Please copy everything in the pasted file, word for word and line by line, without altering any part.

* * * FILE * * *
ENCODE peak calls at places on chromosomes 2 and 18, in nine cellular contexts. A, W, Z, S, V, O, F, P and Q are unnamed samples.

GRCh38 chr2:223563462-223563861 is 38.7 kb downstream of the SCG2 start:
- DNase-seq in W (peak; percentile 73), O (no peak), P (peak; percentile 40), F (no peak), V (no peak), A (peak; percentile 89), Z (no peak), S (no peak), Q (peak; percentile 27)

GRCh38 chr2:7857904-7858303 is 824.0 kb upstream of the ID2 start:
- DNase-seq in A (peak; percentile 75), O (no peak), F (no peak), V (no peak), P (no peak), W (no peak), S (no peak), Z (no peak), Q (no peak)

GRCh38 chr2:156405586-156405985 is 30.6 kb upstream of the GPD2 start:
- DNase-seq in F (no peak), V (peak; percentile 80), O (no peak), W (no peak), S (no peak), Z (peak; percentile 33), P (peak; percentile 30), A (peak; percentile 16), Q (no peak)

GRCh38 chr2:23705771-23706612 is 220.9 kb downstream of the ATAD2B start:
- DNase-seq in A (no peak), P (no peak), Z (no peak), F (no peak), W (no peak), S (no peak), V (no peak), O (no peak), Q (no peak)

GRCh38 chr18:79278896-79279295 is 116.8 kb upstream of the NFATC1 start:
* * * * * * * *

ENCODE peak calls at places on chromosomes 2 and 18, in nine cellular contexts. A, W, Z, S, V, O, F, P and Q are unnamed samples.

GRCh38 chr2:223563462-223563861 is 38.7 kb downstream of the SCG2 start:
- DNase-seq in W (peak; percentile 73), O (no peak), P (peak; percentile 40), F (no peak), V (no peak), A (peak; percentile 89), Z (no peak), S (no peak), Q (peak; percentile 27)

GRCh38 chr2:7857904-7858303 is 824.0 kb upstream of the ID2 start:
- DNase-seq in A (peak; percentile 75), O (no peak), F (no peak), V (no peak), P (no peak), W (no peak), S (no peak), Z (no peak), Q (no peak)

GRCh38 chr2:156405586-156405985 is 30.6 kb upstream of the GPD2 start:
- DNase-seq in F (no peak), V (peak; percentile 80), O (no peak), W (no peak), S (no peak), Z (peak; percentile 33), P (peak; percentile 30), A (peak; percentile 16), Q (no peak)

GRCh38 chr2:23705771-23706612 is 220.9 kb downstream of the ATAD2B start:
- DNase-seq in A (no peak), P (no peak), Z (no peak), F (no peak), W (no peak), S (no peak), V (no peak), O (no peak), Q (no peak)

GRCh38 chr18:79278896-79279295 is 116.8 kb upstream of the NFATC1 start: